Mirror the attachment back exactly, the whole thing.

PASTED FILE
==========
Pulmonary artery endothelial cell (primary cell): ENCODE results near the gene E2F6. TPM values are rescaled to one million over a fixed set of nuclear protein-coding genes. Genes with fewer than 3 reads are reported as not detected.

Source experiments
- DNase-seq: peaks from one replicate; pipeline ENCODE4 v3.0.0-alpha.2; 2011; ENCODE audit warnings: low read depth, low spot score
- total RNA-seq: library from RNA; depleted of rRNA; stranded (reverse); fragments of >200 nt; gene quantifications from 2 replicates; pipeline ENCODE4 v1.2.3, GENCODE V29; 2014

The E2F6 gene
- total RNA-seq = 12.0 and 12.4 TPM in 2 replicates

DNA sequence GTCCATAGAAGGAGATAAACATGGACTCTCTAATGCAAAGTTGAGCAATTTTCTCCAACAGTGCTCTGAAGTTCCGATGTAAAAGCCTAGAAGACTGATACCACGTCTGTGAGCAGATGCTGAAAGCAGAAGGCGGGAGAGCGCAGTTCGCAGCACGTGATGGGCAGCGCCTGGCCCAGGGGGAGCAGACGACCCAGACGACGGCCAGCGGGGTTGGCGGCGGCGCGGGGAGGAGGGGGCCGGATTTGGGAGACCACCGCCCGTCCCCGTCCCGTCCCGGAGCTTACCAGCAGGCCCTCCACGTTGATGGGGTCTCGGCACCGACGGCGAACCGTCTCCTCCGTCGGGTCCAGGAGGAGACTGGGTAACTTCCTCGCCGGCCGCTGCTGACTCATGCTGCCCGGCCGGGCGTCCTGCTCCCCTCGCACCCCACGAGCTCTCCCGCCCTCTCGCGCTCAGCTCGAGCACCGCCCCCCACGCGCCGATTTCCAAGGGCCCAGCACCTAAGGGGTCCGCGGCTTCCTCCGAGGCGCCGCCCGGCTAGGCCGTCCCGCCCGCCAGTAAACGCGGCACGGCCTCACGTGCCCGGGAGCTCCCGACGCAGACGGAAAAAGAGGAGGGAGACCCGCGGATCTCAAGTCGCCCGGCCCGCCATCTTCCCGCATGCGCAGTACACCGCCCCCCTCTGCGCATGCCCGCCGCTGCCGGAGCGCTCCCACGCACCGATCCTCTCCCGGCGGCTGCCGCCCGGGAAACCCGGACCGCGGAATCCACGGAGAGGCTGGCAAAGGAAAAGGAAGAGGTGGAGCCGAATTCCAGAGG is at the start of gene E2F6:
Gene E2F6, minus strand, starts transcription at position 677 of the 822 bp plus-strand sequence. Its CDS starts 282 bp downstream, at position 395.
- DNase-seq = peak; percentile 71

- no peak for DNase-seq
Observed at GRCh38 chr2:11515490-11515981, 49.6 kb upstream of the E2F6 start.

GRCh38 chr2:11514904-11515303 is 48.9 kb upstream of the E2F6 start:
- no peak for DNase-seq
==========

Pulmonary artery endothelial cell (primary cell): ENCODE results near the gene E2F6. TPM values are rescaled to one million over a fixed set of nuclear protein-coding genes. Genes with fewer than 3 reads are reported as not detected.

Source experiments
- DNase-seq: peaks from one replicate; pipeline ENCODE4 v3.0.0-alpha.2; 2011; ENCODE audit warnings: low read depth, low spot score
- total RNA-seq: library from RNA; depleted of rRNA; stranded (reverse); fragments of >200 nt; gene quantifications from 2 replicates; pipeline ENCODE4 v1.2.3, GENCODE V29; 2014

The E2F6 gene
- total RNA-seq = 12.0 and 12.4 TPM in 2 replicates

DNA sequence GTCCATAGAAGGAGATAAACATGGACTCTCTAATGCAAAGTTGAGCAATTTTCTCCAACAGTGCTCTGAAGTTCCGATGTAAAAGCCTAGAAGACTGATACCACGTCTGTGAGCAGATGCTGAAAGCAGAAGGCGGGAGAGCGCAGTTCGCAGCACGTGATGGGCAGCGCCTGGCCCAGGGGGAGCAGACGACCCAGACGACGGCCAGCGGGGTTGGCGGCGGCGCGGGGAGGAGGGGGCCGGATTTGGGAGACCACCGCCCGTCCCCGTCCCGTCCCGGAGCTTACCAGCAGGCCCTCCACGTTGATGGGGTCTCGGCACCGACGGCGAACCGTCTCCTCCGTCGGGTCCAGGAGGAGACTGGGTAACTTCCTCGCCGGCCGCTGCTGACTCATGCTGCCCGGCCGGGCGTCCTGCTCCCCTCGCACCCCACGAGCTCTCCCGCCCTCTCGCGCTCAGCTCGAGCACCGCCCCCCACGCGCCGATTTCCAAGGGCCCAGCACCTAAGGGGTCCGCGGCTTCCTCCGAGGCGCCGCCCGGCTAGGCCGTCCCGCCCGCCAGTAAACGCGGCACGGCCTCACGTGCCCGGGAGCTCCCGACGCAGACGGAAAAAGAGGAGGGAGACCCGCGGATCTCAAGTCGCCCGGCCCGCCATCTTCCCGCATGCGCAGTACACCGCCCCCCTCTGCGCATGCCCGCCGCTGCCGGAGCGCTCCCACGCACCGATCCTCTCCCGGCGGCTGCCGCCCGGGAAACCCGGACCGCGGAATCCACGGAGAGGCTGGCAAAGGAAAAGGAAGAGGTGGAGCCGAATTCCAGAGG is at the start of gene E2F6:
Gene E2F6, minus strand, starts transcription at position 677 of the 822 bp plus-strand sequence. Its CDS starts 282 bp downstream, at position 395.
- DNase-seq = peak; percentile 71

- no peak for DNase-seq
Observed at GRCh38 chr2:11515490-11515981, 49.6 kb upstream of the E2F6 start.

GRCh38 chr2:11514904-11515303 is 48.9 kb upstream of the E2F6 start:
- no peak for DNase-seq